Matthew 7:21, 24-27
Jesus said to his disciples: “Not everyone who says to me, ‘Lord, Lord,’ will enter the Kingdom of heaven, but only the one who does the will of my Father in heaven. “Everyone who listens to these words of mine and acts on them will be like a wise man who built his house on rock. The rain fell, the floods came, and the winds blew and buffeted the house. But it did not collapse; it had been set solidly on rock. And everyone who listens to these words of mine but does not act on them will be like a fool who built his house on sand. The rain fell, the floods came, and the winds blew and buffeted the house. And it collapsed and was completely ruined.”
Even those of us that live outside the gulf coast and have never had to worry about how to make it through a hurricane know what it looks like to try and get ready. We’ve seen the dramatic reports of weather forecasts, the Technicolor radar images of the fury building in the Atlantic, cutting then to people running through the now-empty aisles of grocery stores then to houses being boarded up and long lines of cars heading north on the highway. The trouble is, for the most part, “getting ready” for the storm isn’t nearly as effective as “being ready.” While all of that preparation, the fortifying windows and propping things up, may be helpful if the storm’s not too bad, if it is, that plywood won’t make much of a difference. The foundation is the only thing that’s going to matter.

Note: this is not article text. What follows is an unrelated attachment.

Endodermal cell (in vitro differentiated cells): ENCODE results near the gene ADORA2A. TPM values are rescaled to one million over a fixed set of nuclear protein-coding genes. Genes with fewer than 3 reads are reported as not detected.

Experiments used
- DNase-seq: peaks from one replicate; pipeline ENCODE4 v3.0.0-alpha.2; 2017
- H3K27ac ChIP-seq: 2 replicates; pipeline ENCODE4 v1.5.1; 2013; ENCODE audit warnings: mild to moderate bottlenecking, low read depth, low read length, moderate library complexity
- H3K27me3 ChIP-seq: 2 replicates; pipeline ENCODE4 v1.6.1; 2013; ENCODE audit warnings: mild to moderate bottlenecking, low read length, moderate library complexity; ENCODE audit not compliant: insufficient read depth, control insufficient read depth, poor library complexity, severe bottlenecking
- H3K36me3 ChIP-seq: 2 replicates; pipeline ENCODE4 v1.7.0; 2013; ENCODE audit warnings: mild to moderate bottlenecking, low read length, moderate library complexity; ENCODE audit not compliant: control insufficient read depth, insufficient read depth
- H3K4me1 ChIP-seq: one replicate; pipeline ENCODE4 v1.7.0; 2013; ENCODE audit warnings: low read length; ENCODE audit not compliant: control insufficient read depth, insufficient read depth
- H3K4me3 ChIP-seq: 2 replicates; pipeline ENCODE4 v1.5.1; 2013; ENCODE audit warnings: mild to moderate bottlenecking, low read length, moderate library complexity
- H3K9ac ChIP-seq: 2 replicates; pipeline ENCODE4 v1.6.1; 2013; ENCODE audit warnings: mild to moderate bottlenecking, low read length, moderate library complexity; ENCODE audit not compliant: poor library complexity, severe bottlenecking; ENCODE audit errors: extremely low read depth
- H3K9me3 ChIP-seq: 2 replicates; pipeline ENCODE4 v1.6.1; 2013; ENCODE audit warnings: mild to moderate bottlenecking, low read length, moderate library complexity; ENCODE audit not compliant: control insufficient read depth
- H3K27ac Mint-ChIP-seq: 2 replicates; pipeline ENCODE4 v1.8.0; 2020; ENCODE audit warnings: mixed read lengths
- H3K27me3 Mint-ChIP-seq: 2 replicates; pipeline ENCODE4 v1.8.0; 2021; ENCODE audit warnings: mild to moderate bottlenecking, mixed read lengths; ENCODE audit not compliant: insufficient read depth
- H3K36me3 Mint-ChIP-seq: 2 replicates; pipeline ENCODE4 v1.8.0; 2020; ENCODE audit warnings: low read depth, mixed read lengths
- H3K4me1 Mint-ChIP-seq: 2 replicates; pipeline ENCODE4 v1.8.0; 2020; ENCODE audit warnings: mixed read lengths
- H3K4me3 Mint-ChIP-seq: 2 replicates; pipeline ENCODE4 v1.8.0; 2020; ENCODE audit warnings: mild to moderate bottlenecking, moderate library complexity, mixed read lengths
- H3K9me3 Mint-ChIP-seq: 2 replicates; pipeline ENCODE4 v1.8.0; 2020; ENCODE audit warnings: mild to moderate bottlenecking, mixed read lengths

In today’s gospel lesson, Jesus gives the parable of the houses built on stone and on sand. Note that Jesus doesn’t qualify the parable with the word “if.” It’s a direct declaration that “the rain fell, the floods came, and the winds blew and buffeted the house.” We don’t wonder whether or not the storms will come in our lives, they will; it’s not a matter of “if,” but of “when.” It’s important, then, that we remember that it’s the foundation that’s important, not the paint, siding, or window dressings. When the storm comes, we can run around boarding up anything and everything, but if the foundation is shaky, the house isn’t going to make it through.
Our foundation is a matter of life and death. It’s the difference between being wounded and healing and being wounded and never recovering. The season of Advent is one of preparation for the coming Lord, our Savior. His light is one that shines in our hearts, even into the places we may prefer to keep dark. It sheds light on the footings of our lives and, hopefully, our faith. The light shows us where we are strong and where we are weak and allows us to shore it up before the storm comes because when they do come, we’ll know the difference between “getting ready” and “being ready.”